To quickly understand the difference between a major donor and a transformational donor, here are three examples of very different donors, all of whom at one time were LAPA clients: first, a mega wealthy donor; second, a thoughtful philanthropist who made good use of his family fortune; and third, a widow who leveraged her own gift and invited her family and friends to join her.
- Michael Bloomberg gave a historic $1.8 billion gift to Johns Hopkins University (JHU) entirely for financial aid, allowing JHU to begin accepting students without regard to their ability to pay. His total giving to the university has now reached more than $3.5 billion.
- The late philanthropist Henry van Ameringen gave $100,000 to Harlem United to spend in any way it felt would be most useful. A regular annual donor to Harlem United at the $45,000 level, his unrestricted support allowed the agency to improve its evaluation and impact measurements program, a move that attracted many new funders who were drawn to documented performance.
- June Wink, a regular annual donor to the Fellowship of Reconciliation at the $2,000 level, sought to honor her late husband, the scholar Walter Wink, and turned to her family and friends to join her. Through this, she created a special $250,000 scholarship fund for the nonprofit. Using this scholarship fund, a unique internship for seminary students was formed to carry on Walter’s legacy, including his vision of Jesus’s “third way” of peace and nonviolent resistance.
Despite the wide range of gift amounts among these donors, all three show that the transformational donor is interested in impact, or in “moving the needle,” as the saying goes.
All three were already major donors to their respective nonprofits, but through careful cultivation by the nonprofits’ fundraisers, their giving became transformational.
Yes, they gave significantly more revenue, but that wasn’t the driver of their increased levels of giving. Instead, the impetus was rooted solidly in a transformational idea — an idea rooted in advancing the nonprofit’s mission at the highest level.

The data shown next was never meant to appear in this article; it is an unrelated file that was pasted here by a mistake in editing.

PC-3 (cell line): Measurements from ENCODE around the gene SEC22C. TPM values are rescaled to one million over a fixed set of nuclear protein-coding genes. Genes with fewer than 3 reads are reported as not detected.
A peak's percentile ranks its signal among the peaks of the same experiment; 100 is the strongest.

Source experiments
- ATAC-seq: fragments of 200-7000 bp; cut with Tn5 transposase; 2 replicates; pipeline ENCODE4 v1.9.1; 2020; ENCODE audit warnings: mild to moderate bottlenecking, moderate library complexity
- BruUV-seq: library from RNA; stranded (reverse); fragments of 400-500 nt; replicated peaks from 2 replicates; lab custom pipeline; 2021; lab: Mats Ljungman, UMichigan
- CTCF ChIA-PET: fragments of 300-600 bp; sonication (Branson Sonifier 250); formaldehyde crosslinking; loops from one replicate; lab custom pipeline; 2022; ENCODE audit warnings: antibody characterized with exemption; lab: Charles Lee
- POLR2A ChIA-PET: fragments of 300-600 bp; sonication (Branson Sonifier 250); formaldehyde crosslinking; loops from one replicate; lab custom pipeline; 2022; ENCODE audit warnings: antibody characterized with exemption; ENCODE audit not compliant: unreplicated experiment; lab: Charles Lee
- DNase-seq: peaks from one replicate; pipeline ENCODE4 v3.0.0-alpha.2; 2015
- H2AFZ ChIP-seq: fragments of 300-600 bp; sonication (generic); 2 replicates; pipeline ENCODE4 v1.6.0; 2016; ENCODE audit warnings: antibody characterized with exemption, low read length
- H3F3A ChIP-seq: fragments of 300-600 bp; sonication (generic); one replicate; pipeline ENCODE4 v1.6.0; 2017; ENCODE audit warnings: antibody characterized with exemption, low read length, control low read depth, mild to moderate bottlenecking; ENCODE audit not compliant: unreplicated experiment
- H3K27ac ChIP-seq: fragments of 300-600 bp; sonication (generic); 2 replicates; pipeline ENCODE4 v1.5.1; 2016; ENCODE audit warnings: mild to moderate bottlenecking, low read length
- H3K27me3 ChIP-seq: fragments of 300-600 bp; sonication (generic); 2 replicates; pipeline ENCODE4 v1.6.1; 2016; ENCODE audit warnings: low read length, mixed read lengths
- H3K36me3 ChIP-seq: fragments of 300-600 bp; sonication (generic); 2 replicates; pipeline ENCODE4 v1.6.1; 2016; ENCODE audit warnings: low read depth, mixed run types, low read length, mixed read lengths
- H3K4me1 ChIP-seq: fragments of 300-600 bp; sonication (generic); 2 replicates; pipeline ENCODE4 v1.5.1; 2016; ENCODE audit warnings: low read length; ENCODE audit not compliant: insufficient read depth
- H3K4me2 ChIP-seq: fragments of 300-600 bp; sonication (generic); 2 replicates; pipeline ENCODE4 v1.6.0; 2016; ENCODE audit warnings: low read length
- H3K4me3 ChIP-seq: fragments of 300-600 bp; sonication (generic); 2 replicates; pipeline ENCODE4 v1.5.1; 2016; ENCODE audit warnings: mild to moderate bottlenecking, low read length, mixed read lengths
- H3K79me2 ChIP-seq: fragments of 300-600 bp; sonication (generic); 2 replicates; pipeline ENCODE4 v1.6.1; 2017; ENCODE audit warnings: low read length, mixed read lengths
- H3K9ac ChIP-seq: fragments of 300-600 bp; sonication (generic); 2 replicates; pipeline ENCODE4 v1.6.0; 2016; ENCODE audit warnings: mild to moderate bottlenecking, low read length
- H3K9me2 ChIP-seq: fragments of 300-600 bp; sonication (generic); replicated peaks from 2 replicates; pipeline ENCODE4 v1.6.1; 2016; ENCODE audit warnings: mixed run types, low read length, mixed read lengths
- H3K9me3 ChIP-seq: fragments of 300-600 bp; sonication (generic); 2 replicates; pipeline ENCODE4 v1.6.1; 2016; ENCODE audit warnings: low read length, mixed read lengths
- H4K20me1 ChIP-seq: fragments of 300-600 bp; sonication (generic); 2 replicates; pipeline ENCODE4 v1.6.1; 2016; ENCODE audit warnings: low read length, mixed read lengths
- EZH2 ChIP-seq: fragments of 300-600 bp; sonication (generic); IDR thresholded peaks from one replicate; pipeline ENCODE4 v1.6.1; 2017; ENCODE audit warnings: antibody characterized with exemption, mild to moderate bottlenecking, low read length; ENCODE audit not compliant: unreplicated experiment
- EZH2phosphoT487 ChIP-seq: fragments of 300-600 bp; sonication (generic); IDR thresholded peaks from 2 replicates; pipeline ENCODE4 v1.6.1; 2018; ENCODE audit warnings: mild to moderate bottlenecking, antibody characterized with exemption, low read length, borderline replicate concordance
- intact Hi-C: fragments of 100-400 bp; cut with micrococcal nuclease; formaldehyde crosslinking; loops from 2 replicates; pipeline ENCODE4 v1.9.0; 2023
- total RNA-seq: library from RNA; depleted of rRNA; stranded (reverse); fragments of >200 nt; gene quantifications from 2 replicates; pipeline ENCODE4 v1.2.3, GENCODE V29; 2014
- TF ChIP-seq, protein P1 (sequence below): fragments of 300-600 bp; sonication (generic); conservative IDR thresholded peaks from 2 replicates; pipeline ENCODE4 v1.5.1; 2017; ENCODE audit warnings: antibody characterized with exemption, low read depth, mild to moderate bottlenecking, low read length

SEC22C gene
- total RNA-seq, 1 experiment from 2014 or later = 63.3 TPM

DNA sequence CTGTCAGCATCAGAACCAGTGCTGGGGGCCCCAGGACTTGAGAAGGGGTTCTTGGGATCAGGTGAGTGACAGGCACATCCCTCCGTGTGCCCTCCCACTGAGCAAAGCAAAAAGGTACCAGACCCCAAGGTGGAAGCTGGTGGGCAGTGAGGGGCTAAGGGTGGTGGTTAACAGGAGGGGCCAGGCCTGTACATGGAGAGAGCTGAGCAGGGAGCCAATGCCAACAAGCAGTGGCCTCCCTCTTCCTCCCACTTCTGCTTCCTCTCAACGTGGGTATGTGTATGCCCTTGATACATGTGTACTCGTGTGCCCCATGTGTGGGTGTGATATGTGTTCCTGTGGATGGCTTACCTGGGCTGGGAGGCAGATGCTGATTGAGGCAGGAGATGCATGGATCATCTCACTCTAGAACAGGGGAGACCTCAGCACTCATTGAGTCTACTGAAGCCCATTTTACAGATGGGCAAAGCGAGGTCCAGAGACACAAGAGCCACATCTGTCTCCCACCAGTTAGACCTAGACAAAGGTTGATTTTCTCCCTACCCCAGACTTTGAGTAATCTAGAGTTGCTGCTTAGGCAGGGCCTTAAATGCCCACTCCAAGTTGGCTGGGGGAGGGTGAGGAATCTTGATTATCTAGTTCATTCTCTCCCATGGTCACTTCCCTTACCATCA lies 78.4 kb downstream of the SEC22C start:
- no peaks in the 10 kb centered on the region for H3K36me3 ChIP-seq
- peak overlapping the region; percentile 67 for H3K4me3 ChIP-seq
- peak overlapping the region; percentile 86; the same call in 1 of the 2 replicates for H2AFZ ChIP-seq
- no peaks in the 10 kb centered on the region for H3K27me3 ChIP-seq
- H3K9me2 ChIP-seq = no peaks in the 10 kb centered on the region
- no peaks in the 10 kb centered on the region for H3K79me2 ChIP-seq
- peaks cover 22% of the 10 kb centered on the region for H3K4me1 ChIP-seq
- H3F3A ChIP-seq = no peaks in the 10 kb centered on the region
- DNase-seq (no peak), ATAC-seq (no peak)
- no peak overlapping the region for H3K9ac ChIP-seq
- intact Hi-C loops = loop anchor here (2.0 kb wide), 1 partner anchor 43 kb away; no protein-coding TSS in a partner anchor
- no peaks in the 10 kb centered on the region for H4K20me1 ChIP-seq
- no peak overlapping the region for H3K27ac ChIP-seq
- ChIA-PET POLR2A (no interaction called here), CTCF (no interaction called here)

Big Hairy Audacious Goals—BHAGs
We call the development of these big ideas Big Hairy Audacious Goals (BHAGs), a concept developed by management guru Jim Collins.
The integration of institutional strategic planning and philanthropy is also demonstrated in these examples. Your nonprofit must know which of its big ideas take priority and how much revenue is needed to really accomplish those large goals.
While it’s true that each donor in these examples had “the capacity to give,” as any prospect researcher would observe, capacity wasn’t enough. To truly capture the largest giving, the nonprofit needed to have a transformational impact to offer.
I describe this reality in my book Fundraising 401 in Chapter 8, “Big Ideas Attract Big Money.” In it, I quote a study that revealed that 73.5% of wealthy donors contribute expressly to have an impact on the world around them. When you define and offer donors an opportunity to have a big impact, you’ll likely receive larger contributions.
If you’d like to talk about this blog post and how it applies to your nonprofit, or about how to identify transformational donors, please email Brooke Bryant, and schedule a time to talk.
What’s your experience of identifying and cultivating transformational donors for your nonprofit? Please share with us below.
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